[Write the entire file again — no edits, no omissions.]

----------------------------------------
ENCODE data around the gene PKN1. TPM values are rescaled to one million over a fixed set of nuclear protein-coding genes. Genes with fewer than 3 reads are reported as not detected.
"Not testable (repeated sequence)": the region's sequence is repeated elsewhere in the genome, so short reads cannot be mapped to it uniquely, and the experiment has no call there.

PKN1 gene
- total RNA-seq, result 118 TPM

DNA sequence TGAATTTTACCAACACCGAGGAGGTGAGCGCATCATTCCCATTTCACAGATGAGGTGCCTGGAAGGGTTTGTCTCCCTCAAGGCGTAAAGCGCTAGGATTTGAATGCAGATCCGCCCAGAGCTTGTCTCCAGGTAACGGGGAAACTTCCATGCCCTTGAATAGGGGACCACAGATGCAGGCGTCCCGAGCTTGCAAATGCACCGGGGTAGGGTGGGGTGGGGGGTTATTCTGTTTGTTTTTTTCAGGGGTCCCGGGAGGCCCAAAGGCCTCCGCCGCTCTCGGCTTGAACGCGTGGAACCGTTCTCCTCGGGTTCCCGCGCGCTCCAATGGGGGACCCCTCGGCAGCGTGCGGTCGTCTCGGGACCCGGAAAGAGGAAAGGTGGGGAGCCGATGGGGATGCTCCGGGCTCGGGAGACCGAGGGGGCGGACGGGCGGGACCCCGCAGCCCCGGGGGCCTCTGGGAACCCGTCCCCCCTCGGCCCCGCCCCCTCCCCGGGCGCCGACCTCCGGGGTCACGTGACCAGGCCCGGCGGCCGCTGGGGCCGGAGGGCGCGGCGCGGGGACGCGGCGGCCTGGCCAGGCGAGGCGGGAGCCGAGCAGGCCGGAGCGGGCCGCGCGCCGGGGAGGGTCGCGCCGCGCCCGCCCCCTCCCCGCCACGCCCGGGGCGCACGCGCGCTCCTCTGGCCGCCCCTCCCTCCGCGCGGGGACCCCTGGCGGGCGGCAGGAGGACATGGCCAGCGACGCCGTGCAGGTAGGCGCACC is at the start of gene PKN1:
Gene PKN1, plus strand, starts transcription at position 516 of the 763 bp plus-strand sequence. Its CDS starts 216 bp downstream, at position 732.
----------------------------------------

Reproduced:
ENCODE data around the gene PKN1. TPM values are rescaled to one million over a fixed set of nuclear protein-coding genes. Genes with fewer than 3 reads are reported as not detected.
"Not testable (repeated sequence)": the region's sequence is repeated elsewhere in the genome, so short reads cannot be mapped to it uniquely, and the experiment has no call there.

PKN1 gene
- total RNA-seq, result 118 TPM

DNA sequence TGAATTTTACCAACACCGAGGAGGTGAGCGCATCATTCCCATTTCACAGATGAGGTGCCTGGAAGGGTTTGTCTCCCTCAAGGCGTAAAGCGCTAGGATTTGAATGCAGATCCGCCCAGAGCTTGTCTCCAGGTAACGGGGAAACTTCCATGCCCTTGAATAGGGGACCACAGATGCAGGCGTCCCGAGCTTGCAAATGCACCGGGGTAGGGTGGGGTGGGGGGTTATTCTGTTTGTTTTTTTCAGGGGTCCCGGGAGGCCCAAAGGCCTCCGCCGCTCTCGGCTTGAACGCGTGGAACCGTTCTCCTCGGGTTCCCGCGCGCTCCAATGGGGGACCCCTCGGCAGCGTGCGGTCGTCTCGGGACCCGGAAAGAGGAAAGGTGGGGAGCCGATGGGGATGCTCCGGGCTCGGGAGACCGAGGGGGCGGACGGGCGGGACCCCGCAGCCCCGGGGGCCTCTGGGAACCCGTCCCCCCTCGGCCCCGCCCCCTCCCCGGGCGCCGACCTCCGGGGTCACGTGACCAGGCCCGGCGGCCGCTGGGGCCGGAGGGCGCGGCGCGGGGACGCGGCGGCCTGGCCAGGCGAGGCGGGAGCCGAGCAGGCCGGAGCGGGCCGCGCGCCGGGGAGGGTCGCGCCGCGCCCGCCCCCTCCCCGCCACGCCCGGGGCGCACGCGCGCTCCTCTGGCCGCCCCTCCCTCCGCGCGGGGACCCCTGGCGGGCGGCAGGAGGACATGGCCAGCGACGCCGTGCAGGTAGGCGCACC is at the start of gene PKN1:
Gene PKN1, plus strand, starts transcription at position 516 of the 763 bp plus-strand sequence. Its CDS starts 216 bp downstream, at position 732.